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Iora health clinics focus on cutting wait times

Dr. Ravi Kavasery checked the blood pressure of Rosetta Walker of Roxbury, a new patient at Iora Health’s Hyde Park clinic.

Wendy Maeda/Globe Staff

Dr. Ravi Kavasery checked the blood pressure of Rosetta Walker of Roxbury, a new patient at Iora Health’s Hyde Park clinic.

There is free coffee in the reception area of Iora Health’s new medical practice in Hyde Park. There are cushioned chairs, and a fireplace. Big windows let the sunlight in.

“We really want this to be warm and inviting,” said Dr. Nancy Cibotti, a medical director at Iora.

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But as inviting as this space may be, the goal at Iora is to make sure that patients don’t spend time waiting. Everything about the office is designed to make the health care experience comfortable for patients. That means no long waits.

It also means that when Rosetta Walker came for a checkup on a recent afternoon, she spent most of her appointment in her jeans and top — not in a hospital johnny — and sat in a chair, not on an examination table. Her doctor was in a chair beside her.

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Walker, 68, told Dr. Ravi Kavasery about her chronic back pain.

“I have my good days and I have my bad days,” she said. “Sometimes I can’t even open a bottle of water because of the pain.”

Walker teared up as she recalled bad experiences with past doctors.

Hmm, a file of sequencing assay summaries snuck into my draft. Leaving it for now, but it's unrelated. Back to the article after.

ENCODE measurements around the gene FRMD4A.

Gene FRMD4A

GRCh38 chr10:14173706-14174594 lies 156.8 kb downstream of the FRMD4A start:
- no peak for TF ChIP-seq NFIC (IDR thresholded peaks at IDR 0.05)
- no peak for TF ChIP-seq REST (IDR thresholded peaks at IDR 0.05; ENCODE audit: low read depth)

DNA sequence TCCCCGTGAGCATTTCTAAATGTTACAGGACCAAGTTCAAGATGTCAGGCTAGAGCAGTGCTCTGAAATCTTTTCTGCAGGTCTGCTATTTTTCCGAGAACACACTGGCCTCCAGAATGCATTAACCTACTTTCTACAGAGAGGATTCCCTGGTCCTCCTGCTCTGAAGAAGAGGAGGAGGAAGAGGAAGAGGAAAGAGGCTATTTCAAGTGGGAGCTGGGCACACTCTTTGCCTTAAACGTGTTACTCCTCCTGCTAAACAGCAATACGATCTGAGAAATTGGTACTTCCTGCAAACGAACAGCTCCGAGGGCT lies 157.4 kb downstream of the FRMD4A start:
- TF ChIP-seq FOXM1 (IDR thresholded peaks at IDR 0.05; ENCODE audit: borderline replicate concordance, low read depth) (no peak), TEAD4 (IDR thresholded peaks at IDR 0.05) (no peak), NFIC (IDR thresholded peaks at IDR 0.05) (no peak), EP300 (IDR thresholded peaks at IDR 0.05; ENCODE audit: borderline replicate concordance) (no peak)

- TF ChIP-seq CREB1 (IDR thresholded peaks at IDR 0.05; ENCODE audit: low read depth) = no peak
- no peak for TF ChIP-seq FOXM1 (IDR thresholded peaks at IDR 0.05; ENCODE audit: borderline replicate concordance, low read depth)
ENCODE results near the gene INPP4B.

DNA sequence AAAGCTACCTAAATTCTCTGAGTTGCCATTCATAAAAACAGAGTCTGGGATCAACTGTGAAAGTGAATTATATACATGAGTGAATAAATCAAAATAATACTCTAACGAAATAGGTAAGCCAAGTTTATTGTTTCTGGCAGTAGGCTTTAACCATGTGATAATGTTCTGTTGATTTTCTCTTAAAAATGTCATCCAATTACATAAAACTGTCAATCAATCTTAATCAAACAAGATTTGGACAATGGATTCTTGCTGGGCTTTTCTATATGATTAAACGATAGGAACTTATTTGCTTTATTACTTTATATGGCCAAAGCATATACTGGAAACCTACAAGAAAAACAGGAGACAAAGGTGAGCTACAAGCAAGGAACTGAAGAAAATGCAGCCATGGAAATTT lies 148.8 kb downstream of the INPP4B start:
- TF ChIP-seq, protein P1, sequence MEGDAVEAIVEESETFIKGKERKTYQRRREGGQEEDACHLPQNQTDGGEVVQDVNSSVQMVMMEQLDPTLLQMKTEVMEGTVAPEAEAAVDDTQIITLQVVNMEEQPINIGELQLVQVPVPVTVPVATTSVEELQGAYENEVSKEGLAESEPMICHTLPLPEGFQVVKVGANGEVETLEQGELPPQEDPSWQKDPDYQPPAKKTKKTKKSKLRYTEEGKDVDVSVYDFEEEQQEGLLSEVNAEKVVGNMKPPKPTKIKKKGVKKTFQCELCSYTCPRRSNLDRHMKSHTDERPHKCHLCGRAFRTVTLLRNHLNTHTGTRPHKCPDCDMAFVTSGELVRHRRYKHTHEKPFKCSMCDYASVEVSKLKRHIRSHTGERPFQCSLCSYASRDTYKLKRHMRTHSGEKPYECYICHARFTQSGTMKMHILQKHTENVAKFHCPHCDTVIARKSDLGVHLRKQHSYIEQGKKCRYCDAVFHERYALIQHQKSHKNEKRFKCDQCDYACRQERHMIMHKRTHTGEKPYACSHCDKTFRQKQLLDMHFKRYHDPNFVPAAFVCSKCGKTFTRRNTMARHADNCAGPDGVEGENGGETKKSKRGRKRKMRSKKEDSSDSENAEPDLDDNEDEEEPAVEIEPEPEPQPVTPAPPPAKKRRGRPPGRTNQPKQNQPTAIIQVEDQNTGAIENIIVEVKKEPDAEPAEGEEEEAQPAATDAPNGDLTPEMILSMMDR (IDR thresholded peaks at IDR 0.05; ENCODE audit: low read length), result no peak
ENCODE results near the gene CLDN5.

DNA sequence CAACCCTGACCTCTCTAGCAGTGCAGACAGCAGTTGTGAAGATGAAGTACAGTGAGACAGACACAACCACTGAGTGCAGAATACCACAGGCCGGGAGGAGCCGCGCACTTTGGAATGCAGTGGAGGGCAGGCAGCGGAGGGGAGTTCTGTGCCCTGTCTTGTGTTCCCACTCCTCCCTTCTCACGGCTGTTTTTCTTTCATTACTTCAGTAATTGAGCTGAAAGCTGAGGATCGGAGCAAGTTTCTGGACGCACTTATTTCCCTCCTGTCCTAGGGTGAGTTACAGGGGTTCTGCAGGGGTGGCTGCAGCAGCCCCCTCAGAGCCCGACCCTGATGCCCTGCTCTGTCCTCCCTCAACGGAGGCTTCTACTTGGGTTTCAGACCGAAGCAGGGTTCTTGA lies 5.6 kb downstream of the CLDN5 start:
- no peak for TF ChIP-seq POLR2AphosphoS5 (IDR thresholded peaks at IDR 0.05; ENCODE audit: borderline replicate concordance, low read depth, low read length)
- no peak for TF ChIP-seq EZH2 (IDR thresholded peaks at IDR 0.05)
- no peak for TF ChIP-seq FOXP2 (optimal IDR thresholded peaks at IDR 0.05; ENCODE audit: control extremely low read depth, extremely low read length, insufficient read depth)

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“I want somebody to get to know me,” she said.

Kavasery typed some notes as she spoke, but maintained eye contact with her. He told her he wanted to do a quick exam, then discuss strategies to manage her pain.

To encourage such face-to-face conversations, Iora has placed tables and chairs in every exam room. And several rooms have no exam table or medical equipment at all — just tables and chairs. The simple setup makes Iora’s medical offices different than most.

Executives at Iora, a private for-profit company based in Boston, say their goal is make medicine more personal and more comfortable for patients. Appointments can run as long as an hour. Patients spend time not just with doctors, but with health coaches and other health care workers who help them manage chronic diseases and other problems.

The Hyde Park clinic, which opened in October, is one of three operated by Iora in Massachusetts, and among 29 nationwide. It is specifically for seniors who have a Medicare plan from Watertown-based Tufts Health Plan.

Walker, a new patient at Iora, was pleased with the setup at the clinic.

“It makes you feel welcome,” she said.

PRIYANKA DAYAL MCCLUSKEY

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